While the House was drafting the FQPA, Dr. Lynn Goldman, an assistant administrator at EPA, established a committee called the “Endocrine Disrupter Screening and Testing Advisory Committee” (EDSTAC) to advise her. Oddly enough, she appointed herself chairperson of the committee. In effect, Dr. Goldman’s committee will advise Dr. Goldman. The committee is big; there’re more than 50 members and assorted experts, and it meets in nice cities around the country–Miami next month. The committee is costing taxpayers about $20 million in travel, meeting rooms, reports, support staff, and so forth, but that is a bargain compared to what EDSTAC will recommend.
Remember Senator D’Amato? He heard that Dr. Soto’s test cost about $500 per chemical, and he also heard that the myriad pesticides on the market are based on no more than 400 chemicals. All of those chemicals could be run through the E‐Screen for $200,000. Granted there are a lot of costs that aren’t captured in the $500–often simply getting a chemical into solution so that the test can be run costs more than the test, and there are bound to be follow‐on costs. Even so, getting the 400 active ingredients tested for a few hundred thousand dollars isn’t necessarily a bad deal.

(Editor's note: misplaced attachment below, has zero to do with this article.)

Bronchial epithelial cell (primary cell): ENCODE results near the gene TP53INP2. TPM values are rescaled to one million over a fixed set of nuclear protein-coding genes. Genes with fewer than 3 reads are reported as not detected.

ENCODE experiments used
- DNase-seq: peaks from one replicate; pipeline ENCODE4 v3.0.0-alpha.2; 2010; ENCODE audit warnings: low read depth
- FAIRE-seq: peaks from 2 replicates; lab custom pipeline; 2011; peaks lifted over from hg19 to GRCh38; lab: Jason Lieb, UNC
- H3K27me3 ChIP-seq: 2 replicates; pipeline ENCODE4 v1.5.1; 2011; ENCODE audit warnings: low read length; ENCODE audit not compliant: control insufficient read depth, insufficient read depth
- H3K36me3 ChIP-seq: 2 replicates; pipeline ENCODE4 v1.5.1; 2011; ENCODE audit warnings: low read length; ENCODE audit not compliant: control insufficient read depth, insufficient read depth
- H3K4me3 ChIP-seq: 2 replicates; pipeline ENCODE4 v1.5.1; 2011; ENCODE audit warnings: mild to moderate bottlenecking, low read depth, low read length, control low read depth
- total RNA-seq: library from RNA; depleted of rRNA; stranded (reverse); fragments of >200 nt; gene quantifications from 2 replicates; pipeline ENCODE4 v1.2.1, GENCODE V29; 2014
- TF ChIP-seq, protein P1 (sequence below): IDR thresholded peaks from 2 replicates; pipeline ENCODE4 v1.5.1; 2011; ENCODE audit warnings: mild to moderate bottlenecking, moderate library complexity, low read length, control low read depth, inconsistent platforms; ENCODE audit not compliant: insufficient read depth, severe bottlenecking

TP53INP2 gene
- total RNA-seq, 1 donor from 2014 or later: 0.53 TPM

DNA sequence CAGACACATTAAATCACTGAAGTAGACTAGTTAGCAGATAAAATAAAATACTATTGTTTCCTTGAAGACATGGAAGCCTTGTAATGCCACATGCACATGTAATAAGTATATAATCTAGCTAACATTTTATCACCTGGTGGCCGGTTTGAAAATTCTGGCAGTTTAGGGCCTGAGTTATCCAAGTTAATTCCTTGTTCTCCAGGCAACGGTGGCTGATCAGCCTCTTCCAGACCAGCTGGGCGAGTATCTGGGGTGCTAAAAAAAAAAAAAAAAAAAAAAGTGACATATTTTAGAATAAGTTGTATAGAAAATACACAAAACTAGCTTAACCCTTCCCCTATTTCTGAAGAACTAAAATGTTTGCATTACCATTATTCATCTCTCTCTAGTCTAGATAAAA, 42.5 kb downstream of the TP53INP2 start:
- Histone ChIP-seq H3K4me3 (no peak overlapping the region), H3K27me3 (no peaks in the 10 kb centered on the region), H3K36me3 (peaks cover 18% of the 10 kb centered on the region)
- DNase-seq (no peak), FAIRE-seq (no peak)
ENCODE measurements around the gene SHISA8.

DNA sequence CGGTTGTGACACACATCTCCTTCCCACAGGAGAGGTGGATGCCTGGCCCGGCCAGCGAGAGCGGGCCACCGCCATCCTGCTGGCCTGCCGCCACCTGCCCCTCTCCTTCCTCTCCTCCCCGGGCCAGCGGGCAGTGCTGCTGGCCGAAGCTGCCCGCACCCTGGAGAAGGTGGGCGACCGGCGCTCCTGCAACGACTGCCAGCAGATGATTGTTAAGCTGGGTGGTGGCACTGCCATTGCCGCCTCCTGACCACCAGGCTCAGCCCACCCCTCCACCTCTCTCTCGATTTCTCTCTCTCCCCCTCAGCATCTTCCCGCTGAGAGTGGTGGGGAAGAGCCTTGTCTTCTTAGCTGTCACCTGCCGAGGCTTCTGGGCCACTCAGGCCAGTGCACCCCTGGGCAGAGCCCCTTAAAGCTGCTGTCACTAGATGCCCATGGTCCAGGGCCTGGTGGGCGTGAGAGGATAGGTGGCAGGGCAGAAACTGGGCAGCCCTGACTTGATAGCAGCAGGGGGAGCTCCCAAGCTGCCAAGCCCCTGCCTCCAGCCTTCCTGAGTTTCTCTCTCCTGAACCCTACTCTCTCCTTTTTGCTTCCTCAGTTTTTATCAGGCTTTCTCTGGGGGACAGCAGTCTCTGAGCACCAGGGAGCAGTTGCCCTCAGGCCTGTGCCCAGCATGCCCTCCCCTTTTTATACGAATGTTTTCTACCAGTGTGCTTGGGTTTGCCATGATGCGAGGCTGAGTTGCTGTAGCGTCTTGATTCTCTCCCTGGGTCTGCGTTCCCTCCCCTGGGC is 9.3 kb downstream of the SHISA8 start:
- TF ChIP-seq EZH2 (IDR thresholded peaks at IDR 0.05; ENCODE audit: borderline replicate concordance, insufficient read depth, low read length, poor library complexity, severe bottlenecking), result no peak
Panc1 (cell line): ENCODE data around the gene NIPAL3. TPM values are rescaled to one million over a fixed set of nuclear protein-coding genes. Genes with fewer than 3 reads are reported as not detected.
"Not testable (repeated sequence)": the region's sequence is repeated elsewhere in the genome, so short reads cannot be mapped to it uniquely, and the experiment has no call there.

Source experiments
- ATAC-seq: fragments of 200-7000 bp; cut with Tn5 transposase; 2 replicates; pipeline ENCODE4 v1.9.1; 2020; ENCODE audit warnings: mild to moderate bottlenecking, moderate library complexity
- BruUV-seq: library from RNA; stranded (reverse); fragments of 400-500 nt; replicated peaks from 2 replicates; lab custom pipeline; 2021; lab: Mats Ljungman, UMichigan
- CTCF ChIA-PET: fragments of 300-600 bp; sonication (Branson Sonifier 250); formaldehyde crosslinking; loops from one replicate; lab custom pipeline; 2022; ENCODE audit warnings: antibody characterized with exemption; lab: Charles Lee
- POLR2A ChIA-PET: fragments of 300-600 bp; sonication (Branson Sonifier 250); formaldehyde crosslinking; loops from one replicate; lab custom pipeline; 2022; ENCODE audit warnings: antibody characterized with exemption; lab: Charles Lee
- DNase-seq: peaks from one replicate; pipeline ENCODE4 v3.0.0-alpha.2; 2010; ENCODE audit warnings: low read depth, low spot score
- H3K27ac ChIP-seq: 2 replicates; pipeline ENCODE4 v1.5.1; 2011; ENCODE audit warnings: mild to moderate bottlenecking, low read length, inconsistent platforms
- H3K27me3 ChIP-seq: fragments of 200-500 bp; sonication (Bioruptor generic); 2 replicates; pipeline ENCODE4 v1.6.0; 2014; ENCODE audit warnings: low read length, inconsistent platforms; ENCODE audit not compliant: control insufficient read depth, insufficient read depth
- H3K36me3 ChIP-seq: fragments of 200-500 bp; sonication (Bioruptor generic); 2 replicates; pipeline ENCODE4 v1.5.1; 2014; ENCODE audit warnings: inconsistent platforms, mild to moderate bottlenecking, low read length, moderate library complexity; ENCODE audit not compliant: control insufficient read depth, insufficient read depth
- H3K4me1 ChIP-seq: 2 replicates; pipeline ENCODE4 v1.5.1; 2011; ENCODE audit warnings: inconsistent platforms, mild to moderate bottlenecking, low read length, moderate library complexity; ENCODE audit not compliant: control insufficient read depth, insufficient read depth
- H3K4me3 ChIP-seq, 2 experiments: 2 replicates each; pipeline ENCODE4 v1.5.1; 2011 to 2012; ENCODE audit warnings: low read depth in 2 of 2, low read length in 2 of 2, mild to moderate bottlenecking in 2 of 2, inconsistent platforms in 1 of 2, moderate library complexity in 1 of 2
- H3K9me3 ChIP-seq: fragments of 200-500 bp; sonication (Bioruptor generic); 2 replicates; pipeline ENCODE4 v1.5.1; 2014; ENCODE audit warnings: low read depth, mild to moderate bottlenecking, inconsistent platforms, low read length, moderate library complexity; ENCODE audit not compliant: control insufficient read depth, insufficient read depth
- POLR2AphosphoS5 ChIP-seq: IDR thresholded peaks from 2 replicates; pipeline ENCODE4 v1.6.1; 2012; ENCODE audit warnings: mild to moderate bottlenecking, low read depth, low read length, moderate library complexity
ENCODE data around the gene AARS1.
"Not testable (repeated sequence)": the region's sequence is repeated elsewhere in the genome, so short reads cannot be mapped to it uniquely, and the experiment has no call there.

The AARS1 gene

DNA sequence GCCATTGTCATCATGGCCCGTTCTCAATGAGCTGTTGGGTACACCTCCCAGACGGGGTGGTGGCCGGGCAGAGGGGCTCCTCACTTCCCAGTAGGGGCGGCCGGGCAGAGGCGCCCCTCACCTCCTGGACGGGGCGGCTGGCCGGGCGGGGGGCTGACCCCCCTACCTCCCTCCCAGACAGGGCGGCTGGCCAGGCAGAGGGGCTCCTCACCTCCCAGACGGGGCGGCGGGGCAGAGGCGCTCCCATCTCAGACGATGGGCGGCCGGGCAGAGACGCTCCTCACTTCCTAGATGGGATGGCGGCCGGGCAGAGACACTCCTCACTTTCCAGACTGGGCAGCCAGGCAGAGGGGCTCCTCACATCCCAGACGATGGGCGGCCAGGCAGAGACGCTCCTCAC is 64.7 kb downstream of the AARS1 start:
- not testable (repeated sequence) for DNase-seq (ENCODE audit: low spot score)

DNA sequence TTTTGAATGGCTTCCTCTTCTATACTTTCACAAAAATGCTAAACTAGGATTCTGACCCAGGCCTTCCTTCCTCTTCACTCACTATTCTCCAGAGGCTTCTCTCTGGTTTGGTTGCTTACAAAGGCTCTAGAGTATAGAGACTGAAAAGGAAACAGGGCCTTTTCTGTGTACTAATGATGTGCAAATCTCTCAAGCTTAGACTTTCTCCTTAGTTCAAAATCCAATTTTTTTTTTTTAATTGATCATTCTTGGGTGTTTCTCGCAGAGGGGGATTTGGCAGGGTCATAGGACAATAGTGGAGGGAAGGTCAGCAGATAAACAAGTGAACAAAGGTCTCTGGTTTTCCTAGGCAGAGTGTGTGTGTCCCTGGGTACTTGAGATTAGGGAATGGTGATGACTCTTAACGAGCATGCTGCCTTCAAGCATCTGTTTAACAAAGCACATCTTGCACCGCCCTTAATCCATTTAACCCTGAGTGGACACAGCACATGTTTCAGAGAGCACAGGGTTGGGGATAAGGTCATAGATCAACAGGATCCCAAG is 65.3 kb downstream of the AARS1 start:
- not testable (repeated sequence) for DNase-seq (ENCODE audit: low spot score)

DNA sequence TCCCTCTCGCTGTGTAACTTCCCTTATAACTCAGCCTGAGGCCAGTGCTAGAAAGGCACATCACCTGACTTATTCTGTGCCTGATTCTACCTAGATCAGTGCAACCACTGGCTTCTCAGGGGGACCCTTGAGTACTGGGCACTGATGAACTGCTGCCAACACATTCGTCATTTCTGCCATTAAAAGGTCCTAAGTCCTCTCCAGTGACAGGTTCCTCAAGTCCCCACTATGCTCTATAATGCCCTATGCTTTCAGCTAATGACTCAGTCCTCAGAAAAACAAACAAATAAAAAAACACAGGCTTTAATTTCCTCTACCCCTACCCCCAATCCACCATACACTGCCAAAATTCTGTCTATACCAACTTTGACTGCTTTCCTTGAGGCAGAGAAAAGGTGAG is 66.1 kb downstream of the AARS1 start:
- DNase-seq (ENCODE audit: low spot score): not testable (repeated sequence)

EDSTAC isn’t content with testing only active ingredients in pesticides, and it isn’t going to be limited to the E‐Screen. The committee is considering tests for all of the 70,000 chemicals that it estimates are present in commerce, and it’s not limiting its recommendations to tests for estrogenic activity. It’s adding tests for testosterone and thyroid hormone activity as well as for anti‐estrogenic, anti‐testosterone, and anti‐thyroid activity. The relatively simple E‐Screen, which is run on cultured cells, is to be supplemented by some whole animal tests. Tests on single compounds will have to be complemented by tests of mixtures of compounds. The FQPA requires that “valid” tests be used. None of the tests being considered by EDSTAC has been validated; many of them have never been done.